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Abramson HA, Rolo A. 
“Lysergic acid diethylamide (LSD-25) antagonists: chlorpromazine”. 
J. Neuropsychiat.. 1960;1:307-310.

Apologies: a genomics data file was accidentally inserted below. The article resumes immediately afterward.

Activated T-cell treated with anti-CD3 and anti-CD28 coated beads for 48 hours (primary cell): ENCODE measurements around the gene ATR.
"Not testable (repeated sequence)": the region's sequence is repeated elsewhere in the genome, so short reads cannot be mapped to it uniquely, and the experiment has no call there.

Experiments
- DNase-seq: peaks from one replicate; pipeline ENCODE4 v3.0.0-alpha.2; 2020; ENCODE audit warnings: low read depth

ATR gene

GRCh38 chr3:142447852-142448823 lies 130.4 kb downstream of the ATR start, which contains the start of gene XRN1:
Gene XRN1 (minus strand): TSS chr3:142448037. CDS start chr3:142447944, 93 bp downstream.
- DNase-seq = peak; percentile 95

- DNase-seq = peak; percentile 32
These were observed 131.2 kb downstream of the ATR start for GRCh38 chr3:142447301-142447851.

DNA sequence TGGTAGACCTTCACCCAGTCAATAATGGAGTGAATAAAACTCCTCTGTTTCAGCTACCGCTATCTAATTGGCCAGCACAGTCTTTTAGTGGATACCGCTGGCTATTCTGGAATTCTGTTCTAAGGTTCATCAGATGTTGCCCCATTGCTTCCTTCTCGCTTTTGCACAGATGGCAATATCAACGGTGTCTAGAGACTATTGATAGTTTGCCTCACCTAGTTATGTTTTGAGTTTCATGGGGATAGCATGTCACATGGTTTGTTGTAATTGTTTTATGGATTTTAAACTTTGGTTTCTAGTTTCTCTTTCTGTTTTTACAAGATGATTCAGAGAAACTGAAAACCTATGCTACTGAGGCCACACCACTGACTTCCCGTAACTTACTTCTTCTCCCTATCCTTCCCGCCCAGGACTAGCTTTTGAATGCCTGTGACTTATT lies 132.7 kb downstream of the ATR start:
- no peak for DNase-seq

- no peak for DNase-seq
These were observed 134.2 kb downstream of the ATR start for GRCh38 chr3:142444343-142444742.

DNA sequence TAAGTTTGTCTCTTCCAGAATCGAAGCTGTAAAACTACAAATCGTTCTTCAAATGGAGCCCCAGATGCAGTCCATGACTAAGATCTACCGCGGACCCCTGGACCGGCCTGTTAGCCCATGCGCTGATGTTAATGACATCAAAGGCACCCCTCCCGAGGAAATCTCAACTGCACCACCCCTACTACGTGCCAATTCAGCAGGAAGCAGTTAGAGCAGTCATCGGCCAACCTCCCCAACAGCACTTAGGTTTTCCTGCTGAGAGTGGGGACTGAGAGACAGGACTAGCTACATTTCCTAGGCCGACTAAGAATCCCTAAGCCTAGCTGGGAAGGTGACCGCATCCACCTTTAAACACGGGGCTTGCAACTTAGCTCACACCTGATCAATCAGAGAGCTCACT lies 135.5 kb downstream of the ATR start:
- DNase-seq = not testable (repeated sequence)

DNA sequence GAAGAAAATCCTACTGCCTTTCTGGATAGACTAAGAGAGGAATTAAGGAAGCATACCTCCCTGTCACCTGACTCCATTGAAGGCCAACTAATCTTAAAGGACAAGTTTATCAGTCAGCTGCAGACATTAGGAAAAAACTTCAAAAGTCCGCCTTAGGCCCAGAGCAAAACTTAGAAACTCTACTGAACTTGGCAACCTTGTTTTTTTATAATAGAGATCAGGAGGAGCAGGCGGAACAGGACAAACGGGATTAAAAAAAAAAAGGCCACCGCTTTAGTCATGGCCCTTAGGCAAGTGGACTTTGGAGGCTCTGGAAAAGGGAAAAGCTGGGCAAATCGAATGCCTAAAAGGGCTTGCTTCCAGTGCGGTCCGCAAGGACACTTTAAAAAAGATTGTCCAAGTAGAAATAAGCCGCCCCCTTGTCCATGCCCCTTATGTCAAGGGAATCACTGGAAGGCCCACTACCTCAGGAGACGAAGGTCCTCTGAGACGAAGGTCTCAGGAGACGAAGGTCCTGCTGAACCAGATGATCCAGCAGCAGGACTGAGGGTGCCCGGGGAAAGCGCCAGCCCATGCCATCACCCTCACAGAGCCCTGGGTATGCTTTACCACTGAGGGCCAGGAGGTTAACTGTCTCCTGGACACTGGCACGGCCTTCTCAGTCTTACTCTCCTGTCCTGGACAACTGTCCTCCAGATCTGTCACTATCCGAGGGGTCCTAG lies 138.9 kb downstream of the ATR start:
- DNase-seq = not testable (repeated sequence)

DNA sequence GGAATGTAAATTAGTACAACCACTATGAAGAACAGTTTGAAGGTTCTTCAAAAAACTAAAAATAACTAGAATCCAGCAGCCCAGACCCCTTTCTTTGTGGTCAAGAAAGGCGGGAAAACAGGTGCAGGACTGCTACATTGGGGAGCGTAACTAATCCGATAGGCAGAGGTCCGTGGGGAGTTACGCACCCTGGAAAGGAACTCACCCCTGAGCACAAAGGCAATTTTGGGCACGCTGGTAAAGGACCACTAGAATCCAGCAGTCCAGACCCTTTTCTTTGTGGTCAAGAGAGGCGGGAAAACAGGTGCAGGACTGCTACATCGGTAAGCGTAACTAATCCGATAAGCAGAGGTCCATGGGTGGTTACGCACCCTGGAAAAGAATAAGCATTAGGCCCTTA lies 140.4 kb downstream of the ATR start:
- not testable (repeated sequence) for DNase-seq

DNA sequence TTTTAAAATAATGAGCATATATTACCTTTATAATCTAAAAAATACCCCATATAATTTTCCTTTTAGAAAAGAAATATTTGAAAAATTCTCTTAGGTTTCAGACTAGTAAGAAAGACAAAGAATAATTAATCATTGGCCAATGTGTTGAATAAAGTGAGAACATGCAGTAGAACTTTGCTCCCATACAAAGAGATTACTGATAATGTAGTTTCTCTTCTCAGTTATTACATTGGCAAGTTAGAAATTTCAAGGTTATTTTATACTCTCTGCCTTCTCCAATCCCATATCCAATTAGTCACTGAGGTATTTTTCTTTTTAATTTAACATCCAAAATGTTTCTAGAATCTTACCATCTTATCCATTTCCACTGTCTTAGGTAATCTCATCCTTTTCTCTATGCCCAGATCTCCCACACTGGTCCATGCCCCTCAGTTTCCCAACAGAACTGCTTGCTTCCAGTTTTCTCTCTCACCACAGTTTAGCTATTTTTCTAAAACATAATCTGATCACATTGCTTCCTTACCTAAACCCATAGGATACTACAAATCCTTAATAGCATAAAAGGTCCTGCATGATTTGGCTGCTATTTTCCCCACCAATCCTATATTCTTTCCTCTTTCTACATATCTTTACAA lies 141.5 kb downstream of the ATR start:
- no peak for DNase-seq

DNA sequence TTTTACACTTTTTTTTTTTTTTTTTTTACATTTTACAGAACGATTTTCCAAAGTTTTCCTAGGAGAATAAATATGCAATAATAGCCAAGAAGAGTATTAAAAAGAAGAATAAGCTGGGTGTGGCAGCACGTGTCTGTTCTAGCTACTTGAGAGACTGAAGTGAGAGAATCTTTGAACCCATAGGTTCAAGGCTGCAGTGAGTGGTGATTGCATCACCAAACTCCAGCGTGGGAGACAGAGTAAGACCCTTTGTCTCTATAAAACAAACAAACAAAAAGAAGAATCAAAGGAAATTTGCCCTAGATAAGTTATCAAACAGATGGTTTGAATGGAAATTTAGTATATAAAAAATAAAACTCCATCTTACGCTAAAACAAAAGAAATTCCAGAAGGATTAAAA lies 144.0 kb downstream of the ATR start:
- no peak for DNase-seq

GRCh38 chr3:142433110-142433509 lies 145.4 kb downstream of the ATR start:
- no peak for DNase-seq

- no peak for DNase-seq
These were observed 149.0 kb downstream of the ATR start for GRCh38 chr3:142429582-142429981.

In 22 experiments 9 nonpsychotic subjects were given 25-50 mcg. LSD or 25-50 mg. chlorpromazine (Cpz) or both orally. A questionnaire in 2 parts (questions about the physiological and perceptual state and questions of more psychological nature) had to be completed 30 minutes after ingestion of LSD and again at hourly intervals for 3 hours. The questions required "yes" or "no" answers, a positive answer indicating a change from the nondrug state. . Comparison of the number of positive answers following LSD alone, Cpz alone or LSD after premedication with oral Cpz showed that oral Cpz did not block the effect of LSD. Cpz appears to superimpose its effect upon that produced by LSD. The usual awareness of LSD psychosis was present. However, administration of Cpz before LSD caused impairment in motor behavior, drowsiness, confusion and slight depression. . The authors conclude from these experiments and from clinical observations that in some schizophrenics oral Cpz may enhance the psychotic process. Cpz therapy, therefore, should be initiated by the parenteral route "rather than orally to avoid the latent period occurring before the true tranquilizing effect of the drug is obtained". . Comment: Hoch (See 96, 230) has shown that Cpz i.m. effectively blocks the LSD reaction in man and acts at the height of the LSD reaction, while the findings of the authors indicate that Cpz administered orally produced an enhanced reaction to LSD.
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